Heterodox Academy member Flagg Taylor, associate professor of political science at Skidmore College, has written a thought-provoking essay in The American Interest about the goals of higher education, and why the cultivation of the mind is at odds with the current emphasis on “passion” and “engagement.”
[A]pplauding the passion or commitment displayed by student-activists is problematic for a host of reasons. First, one might be a passionate activist in the service of an invidious cause. Ought we celebrate the passion of a 9/11 hijacker or a suicide bomber? Second, passionate commitment can also embody a cheap moral exhibitionism that is both pointless and self-indulgent. Indeed, precisely that happens a lot these days on campus. Take the Middlebury incident as a case in point: So it was that, after offending vast swaths of the French intellectual establishment with his book The Opium of the Intellectuals, Raymond Aron was charged with being both dry and overly negative. “I must confess to an extreme repugnance to reply to this type of argument,” he responded. “Those who let it be known that their own sentiments are noble and those of their adversaries base strike me as exhibitionists.”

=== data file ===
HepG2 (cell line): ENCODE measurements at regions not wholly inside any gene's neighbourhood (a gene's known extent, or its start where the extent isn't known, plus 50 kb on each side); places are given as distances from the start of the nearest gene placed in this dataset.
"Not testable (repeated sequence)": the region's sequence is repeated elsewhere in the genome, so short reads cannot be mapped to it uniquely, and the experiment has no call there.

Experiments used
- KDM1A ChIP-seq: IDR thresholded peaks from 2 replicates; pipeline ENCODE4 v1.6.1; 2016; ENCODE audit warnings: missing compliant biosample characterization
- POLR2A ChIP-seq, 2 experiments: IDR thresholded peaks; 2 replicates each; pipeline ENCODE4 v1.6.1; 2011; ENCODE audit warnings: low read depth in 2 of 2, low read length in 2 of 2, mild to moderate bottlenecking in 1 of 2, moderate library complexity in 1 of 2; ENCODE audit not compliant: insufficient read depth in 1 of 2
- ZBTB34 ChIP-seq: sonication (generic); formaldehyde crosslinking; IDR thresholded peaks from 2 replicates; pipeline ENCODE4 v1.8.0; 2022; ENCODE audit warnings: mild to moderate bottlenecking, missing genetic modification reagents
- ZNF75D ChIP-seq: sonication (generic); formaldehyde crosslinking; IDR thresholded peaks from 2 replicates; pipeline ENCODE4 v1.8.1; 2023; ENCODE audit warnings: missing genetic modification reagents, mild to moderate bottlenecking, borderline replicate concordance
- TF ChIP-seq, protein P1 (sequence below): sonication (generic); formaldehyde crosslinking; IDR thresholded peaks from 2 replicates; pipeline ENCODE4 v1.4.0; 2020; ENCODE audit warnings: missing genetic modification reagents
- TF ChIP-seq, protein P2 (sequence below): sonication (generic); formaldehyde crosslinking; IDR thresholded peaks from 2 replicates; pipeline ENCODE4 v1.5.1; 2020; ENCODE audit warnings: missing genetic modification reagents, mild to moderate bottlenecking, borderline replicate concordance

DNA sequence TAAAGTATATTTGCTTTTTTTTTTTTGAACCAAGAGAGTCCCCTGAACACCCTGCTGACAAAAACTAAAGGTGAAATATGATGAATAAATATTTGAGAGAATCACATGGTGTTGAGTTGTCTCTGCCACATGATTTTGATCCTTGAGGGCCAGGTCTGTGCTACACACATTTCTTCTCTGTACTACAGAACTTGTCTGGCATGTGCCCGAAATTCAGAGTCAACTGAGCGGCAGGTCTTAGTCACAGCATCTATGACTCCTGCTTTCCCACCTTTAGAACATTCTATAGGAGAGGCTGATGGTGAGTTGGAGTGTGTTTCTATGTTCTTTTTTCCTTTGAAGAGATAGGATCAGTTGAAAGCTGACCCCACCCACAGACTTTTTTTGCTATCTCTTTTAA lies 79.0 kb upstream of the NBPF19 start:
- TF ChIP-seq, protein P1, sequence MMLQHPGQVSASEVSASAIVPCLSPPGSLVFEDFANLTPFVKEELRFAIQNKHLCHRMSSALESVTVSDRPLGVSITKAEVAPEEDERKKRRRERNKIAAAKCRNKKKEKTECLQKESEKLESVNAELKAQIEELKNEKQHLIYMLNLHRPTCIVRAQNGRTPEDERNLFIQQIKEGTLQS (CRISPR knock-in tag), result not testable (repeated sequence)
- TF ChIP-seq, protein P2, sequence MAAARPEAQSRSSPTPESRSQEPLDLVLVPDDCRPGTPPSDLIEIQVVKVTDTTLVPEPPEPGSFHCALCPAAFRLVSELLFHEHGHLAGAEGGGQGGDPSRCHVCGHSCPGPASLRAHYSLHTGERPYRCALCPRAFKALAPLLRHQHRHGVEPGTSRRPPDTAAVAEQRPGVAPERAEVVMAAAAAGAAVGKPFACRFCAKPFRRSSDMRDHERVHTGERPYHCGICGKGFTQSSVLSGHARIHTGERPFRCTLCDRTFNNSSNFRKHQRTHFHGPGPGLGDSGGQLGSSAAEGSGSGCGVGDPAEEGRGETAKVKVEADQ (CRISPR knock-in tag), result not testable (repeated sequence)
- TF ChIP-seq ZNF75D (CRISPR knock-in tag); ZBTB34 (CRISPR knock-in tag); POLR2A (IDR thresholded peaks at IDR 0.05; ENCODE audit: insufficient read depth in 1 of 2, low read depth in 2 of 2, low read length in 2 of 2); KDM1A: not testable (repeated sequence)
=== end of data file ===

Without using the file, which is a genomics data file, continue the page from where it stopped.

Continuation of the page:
He also notes that
the praise of passion and engagement has another less noticeable but pernicious consequence. The loud, confident voices are applauded, but the quiet students are presumed not to be “engaged.” At best they are called apathetic, at worst they are “part of the problem.” Thus what institutions of higher learning have done with this fetishization of passion is to destroy the space for intellectual modesty. Some students might think, very naturally, “I really don’t know enough about that topic to have a strong opinion.” But the general atmosphere tells them to get committed, get passionate; there is no time to waste!
You can read the whole essay here.